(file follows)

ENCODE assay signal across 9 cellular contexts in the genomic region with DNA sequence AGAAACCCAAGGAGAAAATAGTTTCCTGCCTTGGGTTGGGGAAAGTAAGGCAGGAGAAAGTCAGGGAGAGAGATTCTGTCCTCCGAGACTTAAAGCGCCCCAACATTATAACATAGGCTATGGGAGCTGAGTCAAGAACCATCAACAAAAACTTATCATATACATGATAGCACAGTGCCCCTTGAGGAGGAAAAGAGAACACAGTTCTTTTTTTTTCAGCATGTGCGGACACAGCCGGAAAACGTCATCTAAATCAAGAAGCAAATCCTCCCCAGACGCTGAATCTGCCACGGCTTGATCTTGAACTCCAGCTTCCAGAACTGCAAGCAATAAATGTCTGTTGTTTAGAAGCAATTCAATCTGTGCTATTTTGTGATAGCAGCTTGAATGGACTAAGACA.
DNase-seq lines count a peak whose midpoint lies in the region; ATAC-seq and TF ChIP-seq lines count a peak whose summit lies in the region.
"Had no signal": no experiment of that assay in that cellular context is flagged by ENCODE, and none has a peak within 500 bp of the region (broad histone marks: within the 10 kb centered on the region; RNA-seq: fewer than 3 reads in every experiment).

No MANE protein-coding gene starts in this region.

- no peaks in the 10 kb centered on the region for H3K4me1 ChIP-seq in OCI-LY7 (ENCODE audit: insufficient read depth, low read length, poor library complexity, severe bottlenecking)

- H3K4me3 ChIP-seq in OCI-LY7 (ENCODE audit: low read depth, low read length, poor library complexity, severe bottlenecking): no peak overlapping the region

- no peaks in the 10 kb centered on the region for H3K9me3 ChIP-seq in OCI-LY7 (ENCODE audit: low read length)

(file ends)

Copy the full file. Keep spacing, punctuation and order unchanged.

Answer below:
ENCODE assay signal across 9 cellular contexts in the genomic region with DNA sequence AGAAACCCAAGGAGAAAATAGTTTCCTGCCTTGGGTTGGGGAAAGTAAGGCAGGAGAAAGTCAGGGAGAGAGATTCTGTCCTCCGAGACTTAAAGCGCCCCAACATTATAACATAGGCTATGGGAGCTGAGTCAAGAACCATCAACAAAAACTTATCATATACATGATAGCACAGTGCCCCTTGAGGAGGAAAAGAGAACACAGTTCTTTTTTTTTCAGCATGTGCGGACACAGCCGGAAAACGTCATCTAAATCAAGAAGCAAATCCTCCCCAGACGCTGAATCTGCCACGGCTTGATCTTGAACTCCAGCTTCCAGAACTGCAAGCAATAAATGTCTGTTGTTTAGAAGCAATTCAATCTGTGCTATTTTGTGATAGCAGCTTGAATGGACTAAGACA.
DNase-seq lines count a peak whose midpoint lies in the region; ATAC-seq and TF ChIP-seq lines count a peak whose summit lies in the region.
"Had no signal": no experiment of that assay in that cellular context is flagged by ENCODE, and none has a peak within 500 bp of the region (broad histone marks: within the 10 kb centered on the region; RNA-seq: fewer than 3 reads in every experiment).

No MANE protein-coding gene starts in this region.

- no peaks in the 10 kb centered on the region for H3K4me1 ChIP-seq in OCI-LY7 (ENCODE audit: insufficient read depth, low read length, poor library complexity, severe bottlenecking)

- H3K4me3 ChIP-seq in OCI-LY7 (ENCODE audit: low read depth, low read length, poor library complexity, severe bottlenecking): no peak overlapping the region

- no peaks in the 10 kb centered on the region for H3K9me3 ChIP-seq in OCI-LY7 (ENCODE audit: low read length)